Sunday, August 3, 2008

DCU Brave New World: Two Years Later

Two years ago this month DC Comics launched a sampler title in the wake of Infinite Crisis, Brave New World. At 80 pages for one dollar, the giant gave readers the chance to sample a few upcoming projects. All six were either revamps or reboots of existing characters.

So how did those projects do, and where are those “updated” characters now? The breakdown follows…

(Sales figures taken from The Beat)

Martian Manhunter: An eight issue mini-series, average sales of 28,156 per issue. This revamp of Martian Manhunter’s origin and appearance did not seem to do the character any favors. The “new look” J’onn made a handful of token "around the universe" appearances, such as in Amazons Attack and Salvation Run. He was also a member of Batman & the Outsiders for a cup of coffee. See Final Crisis #1 for end result.

OMAC: An eight-issue mini-series, average sales of 29,957 per issue. This mini actually started off with the highest sales numbers of the Brave New World mini-series, perhaps because of the Infinite Crisis OMAC connection. However, it then performed poorly and ended with the lowest numbers of all six series. Though this series was supposed to be about the “last OMAC,” an OMAC character currently appears in Batman & the Outsiders and is apparently not the same character. The OMAC featured in this mini-series (Michael Costner) has made no other appearances.

Uncle Sam & The Freedom Fighters: An eight issue mini-series, average sales of 27,735 per issue. The series was followed with a sequel eight-issue mini-series, average sales of 16,499 per issue. Total average (for sixteen issues) of 22,117 per issue. While I certainly am happy that Uncle Sam & Co. sold enough to warrant a second mini, the second mini sold over ten thousand less copies per average issue. The new team made an appearance in Battle for Bludhaven, also by Uncle Sam writers Palmiotti & Gray, but do not seem to have any announced upcoming appearances besides company crossovers and such.

Creeper: A six-issue mini-series, average sales of 21,379 per issue. This mini was a complete reboot of the Creeper, and the “new” Jack Ryder made concurrent appearances in the One Year Later Batman/Detective Comics crossover “Face the Face” and appeared in the 2007/8 Countdown to Mystery back-ups. However, in Countdown to Mystery the Creeper references his pre-Infinite Crisis death, suggesting that the revamp has already expired. Either way, there does not seem to be any Creeper appearances in the pipeline.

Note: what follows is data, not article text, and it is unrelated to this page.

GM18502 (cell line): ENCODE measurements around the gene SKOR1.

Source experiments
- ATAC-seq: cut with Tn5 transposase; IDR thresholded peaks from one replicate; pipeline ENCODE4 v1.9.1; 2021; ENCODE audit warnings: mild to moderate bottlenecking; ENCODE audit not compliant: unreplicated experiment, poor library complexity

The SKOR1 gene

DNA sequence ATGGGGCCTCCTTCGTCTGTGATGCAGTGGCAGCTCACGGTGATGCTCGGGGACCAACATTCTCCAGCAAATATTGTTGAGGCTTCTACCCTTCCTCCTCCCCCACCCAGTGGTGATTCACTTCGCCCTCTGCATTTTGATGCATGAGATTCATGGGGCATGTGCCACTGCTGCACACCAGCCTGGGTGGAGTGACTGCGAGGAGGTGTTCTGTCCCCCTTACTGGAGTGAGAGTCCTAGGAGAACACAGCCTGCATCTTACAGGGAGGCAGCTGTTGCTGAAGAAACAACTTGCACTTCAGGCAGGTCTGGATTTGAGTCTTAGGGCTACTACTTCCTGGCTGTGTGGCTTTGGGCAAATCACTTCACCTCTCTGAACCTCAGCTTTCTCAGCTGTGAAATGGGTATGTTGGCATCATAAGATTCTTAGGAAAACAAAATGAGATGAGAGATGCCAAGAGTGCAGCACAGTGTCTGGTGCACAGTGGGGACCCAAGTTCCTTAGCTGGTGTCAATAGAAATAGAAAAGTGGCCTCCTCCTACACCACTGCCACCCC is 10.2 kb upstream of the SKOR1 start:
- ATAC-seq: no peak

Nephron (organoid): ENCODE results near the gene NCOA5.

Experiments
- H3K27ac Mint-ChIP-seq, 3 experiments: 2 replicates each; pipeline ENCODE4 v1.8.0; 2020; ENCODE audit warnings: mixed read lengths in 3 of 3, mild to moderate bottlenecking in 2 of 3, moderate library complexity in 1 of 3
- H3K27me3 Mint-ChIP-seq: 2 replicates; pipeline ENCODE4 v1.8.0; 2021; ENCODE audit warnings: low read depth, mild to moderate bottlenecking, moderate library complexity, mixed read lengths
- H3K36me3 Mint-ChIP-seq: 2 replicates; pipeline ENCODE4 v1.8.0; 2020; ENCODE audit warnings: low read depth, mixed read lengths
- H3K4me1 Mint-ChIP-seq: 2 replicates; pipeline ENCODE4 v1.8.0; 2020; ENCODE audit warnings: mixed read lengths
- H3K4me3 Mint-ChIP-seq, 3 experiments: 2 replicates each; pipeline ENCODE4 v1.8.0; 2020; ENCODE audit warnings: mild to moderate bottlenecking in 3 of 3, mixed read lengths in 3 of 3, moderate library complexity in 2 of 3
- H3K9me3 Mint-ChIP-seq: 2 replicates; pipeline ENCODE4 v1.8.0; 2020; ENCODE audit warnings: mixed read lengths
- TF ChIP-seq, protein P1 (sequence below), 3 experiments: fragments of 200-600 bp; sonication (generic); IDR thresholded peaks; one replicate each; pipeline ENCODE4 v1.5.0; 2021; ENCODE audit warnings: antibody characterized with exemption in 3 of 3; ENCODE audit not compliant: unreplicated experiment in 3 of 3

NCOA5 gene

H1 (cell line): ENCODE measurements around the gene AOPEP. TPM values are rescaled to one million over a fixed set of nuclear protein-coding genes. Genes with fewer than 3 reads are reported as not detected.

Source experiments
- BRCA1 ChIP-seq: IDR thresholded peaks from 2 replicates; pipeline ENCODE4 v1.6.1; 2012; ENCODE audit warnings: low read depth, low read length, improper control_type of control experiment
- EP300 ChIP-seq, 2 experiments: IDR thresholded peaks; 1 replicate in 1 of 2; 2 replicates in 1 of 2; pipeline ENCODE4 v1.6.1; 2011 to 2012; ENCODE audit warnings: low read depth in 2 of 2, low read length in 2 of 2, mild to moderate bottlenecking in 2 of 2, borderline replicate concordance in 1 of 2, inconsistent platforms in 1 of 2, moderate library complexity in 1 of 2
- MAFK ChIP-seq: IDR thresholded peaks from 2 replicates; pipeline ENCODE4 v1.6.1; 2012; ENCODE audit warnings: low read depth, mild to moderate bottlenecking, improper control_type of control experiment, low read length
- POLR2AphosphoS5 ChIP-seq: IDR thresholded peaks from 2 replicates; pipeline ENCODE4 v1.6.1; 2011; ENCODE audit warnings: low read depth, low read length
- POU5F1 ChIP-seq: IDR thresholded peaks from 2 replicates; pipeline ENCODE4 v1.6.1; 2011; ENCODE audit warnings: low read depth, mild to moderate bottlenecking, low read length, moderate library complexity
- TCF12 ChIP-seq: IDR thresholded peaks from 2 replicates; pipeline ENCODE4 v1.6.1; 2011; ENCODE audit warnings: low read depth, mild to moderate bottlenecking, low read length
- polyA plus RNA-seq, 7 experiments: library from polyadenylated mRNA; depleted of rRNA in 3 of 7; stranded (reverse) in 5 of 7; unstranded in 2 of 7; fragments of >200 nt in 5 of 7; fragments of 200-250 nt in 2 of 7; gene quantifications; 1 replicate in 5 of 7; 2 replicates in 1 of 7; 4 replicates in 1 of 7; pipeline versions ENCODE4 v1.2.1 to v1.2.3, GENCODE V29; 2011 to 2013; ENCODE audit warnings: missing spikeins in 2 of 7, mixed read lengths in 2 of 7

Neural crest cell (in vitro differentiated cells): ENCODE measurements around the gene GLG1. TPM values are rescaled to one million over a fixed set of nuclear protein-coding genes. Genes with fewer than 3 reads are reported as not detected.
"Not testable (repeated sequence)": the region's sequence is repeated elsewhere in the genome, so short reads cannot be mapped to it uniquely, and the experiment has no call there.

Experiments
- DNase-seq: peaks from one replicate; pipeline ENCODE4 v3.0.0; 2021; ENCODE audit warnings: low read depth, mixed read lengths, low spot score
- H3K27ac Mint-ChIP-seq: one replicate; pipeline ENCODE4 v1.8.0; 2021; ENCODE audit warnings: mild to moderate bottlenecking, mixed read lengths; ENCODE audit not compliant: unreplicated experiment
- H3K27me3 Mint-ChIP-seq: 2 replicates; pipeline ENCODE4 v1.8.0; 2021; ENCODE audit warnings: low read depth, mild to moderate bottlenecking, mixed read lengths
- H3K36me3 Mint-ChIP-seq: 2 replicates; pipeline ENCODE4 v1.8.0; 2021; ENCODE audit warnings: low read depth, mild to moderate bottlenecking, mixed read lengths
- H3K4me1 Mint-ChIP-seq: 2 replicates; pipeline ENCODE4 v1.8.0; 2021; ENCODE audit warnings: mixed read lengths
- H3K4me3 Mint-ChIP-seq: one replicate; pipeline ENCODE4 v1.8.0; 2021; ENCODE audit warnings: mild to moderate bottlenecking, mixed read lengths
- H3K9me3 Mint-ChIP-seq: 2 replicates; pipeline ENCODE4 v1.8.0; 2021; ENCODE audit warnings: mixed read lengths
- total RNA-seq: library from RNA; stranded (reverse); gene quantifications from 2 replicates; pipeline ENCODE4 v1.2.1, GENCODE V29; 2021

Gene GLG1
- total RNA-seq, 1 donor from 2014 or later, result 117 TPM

All-New Atom: Series ended in July 2008 with a 25-issue run, average sales of 25,473 for first twelve issues. Popular writer Gail Simone wrote a majority of the issues (#1-15, #17-18, #20), but the series sold at a similar level of the other Brave New World titles before ultimately drifting towards cancellation. “All-Old” Atom Ray Palmer returned just in time for the cancellation and will be appearing in James Robinson's upcoming Justice League title. Ryan Choi, the “All-New” Atom, made a number of appearances in other titles, including a semi-prominent role in Countdown to Final Crisis (#42-39, #37-33), and a team-up with Hawkman in The Brave and the Bold #9. No word on where Choi will end up next, but it seems likely the odds are in his favor.

Trials of Shazam: A twelve-issue mini-series, average sales of 33,715 per issue. While this series started in August 2006, it was plagued by delays and did not finish until April 2008. This radical revamp of the Marvel Family resulted in Freddy “Captain Marvel Jr.” Freeman replacing Billy Baston as Captain Marvel, although now Captain Marvel is apparently now called "Shazam" instead. Although Mary Marvel had a starring role in Countdown to Final Crisis, neither Billy or Freddy has made any significant appearances outside Trials. However, the "new" Shazam will be appearing in Final Crisis and Robinson's Justice League. Interestingly enough, Bone creator Jeff Smith’s all-ages prestige format Shazam: The Monster Society of Evil mini-series sold very well (31,827 per issue), and each issues cost TWICE as much as an issue of Trials. Smith’s series lead to the introduction of an ongoing kid-friendly Shazam series in July 2008. It will be even more interesting to see which interpretation will end up more successful.


The fact that none of these launches significantly caught on would not seem to be such a big deal had these characters not been heavily promoted by a $1.00 80-page sampler. However, with the exception of the new Shazam (who will be appearing in a team book), none of the characters are currently expected to appear regularly in any upcoming series. Clearly the biggest success was The All-New Atom had a short run – and the longest Atom series since The Atom & Hawkman ended at issue #45 in 1969 – and was the strongest Brave New World success. However, The Creeper, OMAC, and Martian Manhunter minis definitely failed to make these characters viable properties, and while the first Freedom Fighters mini sold as well as those three, the sequel mini sold significantly less than the first. I doubt that one clear success out of six was what DC was hoping for.

Perhaps this is why DC's latest sampler, April's DC Universe Zero, featured peaks at upcoming storylines for their top characters rather than less familiar faces.